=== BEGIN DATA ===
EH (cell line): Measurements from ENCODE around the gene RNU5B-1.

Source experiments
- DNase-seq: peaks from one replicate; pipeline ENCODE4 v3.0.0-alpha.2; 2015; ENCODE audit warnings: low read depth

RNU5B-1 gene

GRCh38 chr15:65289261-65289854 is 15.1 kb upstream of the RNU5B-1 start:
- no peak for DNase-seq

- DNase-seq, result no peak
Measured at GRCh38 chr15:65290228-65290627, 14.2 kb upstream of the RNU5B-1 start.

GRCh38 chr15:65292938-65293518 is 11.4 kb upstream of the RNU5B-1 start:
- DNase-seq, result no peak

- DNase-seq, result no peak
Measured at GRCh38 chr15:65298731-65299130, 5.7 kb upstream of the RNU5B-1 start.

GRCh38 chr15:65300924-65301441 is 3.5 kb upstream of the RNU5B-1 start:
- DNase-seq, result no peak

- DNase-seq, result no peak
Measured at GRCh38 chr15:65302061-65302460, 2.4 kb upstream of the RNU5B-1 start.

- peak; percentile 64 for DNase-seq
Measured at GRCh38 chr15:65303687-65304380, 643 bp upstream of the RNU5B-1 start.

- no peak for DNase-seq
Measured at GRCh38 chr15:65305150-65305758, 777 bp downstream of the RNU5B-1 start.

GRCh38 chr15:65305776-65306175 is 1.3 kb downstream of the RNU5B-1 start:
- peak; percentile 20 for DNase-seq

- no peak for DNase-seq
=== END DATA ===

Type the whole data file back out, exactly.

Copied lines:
EH (cell line): Measurements from ENCODE around the gene RNU5B-1.

Source experiments
- DNase-seq: peaks from one replicate; pipeline ENCODE4 v3.0.0-alpha.2; 2015; ENCODE audit warnings: low read depth

RNU5B-1 gene

GRCh38 chr15:65289261-65289854 is 15.1 kb upstream of the RNU5B-1 start:
- no peak for DNase-seq

- DNase-seq, result no peak
Measured at GRCh38 chr15:65290228-65290627, 14.2 kb upstream of the RNU5B-1 start.

GRCh38 chr15:65292938-65293518 is 11.4 kb upstream of the RNU5B-1 start:
- DNase-seq, result no peak

- DNase-seq, result no peak
Measured at GRCh38 chr15:65298731-65299130, 5.7 kb upstream of the RNU5B-1 start.

GRCh38 chr15:65300924-65301441 is 3.5 kb upstream of the RNU5B-1 start:
- DNase-seq, result no peak

- DNase-seq, result no peak
Measured at GRCh38 chr15:65302061-65302460, 2.4 kb upstream of the RNU5B-1 start.

- peak; percentile 64 for DNase-seq
Measured at GRCh38 chr15:65303687-65304380, 643 bp upstream of the RNU5B-1 start.

- no peak for DNase-seq
Measured at GRCh38 chr15:65305150-65305758, 777 bp downstream of the RNU5B-1 start.

GRCh38 chr15:65305776-65306175 is 1.3 kb downstream of the RNU5B-1 start:
- peak; percentile 20 for DNase-seq

- no peak for DNase-seq